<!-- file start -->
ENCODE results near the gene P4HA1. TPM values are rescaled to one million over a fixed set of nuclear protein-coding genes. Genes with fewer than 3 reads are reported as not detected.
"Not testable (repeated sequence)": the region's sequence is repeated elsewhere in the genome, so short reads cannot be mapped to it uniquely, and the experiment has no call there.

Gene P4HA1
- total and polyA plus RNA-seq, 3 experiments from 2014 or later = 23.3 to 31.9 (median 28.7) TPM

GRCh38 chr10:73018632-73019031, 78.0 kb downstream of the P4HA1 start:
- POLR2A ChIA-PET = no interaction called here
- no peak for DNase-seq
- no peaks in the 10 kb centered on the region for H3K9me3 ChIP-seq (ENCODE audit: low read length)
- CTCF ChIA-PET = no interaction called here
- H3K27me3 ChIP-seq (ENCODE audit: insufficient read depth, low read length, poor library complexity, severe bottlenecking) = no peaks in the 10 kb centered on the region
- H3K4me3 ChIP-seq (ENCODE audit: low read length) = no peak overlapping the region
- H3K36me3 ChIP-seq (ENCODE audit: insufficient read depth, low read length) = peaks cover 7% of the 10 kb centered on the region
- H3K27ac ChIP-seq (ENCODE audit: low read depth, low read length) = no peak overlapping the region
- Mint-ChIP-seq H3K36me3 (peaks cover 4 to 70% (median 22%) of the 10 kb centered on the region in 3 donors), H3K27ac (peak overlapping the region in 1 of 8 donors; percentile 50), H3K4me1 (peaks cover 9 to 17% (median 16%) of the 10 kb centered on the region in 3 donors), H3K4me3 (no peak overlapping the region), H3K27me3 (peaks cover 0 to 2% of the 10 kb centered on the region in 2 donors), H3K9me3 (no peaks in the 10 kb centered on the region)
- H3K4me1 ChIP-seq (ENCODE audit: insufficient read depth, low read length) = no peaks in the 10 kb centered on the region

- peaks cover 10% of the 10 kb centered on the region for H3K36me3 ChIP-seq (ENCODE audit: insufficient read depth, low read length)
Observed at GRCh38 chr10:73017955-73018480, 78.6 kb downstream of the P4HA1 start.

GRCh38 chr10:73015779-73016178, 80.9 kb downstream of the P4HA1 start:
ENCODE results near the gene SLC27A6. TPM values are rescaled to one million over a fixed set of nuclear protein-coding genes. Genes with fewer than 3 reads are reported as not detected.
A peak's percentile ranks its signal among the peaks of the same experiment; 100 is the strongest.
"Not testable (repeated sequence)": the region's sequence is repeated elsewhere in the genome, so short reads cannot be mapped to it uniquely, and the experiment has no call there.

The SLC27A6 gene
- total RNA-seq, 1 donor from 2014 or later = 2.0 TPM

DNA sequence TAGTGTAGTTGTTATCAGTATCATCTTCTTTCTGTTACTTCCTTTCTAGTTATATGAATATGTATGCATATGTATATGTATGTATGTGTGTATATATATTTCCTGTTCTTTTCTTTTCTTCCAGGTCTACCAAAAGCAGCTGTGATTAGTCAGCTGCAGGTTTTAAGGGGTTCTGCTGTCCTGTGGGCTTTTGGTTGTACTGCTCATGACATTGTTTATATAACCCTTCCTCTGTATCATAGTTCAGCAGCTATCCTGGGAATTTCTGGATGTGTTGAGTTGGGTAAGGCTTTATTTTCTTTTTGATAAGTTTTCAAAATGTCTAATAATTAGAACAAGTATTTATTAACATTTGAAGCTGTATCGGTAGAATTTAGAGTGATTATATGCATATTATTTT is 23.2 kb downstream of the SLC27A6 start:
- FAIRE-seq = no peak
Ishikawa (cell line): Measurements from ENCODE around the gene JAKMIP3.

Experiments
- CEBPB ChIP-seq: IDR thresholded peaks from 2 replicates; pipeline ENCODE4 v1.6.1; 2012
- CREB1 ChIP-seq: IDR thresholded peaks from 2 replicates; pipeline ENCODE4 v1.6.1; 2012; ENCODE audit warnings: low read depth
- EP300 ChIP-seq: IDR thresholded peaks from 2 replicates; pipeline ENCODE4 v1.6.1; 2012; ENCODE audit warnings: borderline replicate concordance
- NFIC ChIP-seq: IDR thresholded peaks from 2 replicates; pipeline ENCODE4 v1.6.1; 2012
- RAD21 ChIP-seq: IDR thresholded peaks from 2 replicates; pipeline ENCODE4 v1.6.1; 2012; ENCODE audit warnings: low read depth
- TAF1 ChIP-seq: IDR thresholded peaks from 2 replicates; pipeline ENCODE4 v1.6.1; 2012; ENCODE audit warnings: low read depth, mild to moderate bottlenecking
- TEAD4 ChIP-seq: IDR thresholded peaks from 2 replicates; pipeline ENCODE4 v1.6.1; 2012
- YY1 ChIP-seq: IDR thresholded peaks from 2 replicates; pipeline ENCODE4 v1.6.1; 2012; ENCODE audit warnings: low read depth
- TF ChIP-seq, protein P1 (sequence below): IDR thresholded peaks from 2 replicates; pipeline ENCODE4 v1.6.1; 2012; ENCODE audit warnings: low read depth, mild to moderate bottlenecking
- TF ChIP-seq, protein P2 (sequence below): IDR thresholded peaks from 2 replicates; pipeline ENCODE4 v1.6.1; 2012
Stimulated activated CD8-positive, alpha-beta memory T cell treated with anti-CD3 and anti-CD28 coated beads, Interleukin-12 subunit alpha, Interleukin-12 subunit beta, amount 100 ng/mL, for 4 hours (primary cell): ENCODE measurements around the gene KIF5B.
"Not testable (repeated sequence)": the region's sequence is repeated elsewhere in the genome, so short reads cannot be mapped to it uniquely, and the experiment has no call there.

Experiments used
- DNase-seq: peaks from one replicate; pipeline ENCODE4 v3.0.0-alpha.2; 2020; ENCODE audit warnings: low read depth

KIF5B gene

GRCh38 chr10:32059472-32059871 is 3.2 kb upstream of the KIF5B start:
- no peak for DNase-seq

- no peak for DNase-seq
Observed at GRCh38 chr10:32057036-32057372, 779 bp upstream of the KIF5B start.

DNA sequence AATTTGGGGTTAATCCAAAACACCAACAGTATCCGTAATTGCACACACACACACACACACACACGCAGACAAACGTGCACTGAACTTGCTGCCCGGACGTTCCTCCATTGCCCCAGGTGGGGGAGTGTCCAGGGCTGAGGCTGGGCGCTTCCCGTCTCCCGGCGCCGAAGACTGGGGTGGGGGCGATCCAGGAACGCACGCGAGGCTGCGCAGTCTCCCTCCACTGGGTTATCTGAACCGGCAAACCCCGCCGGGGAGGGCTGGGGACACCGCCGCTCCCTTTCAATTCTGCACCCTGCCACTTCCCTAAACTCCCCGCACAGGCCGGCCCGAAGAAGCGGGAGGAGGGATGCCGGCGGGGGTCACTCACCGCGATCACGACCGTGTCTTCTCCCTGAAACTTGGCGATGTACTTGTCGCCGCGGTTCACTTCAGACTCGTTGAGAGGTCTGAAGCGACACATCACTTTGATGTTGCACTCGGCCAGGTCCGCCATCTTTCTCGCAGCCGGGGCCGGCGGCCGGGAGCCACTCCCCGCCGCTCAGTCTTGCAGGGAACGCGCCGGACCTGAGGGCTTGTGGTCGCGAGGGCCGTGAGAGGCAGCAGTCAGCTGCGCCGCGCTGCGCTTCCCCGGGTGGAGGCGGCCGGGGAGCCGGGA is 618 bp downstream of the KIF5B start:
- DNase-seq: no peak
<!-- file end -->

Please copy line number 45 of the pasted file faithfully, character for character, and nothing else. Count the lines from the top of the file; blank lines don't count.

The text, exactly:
- no peak for DNase-seq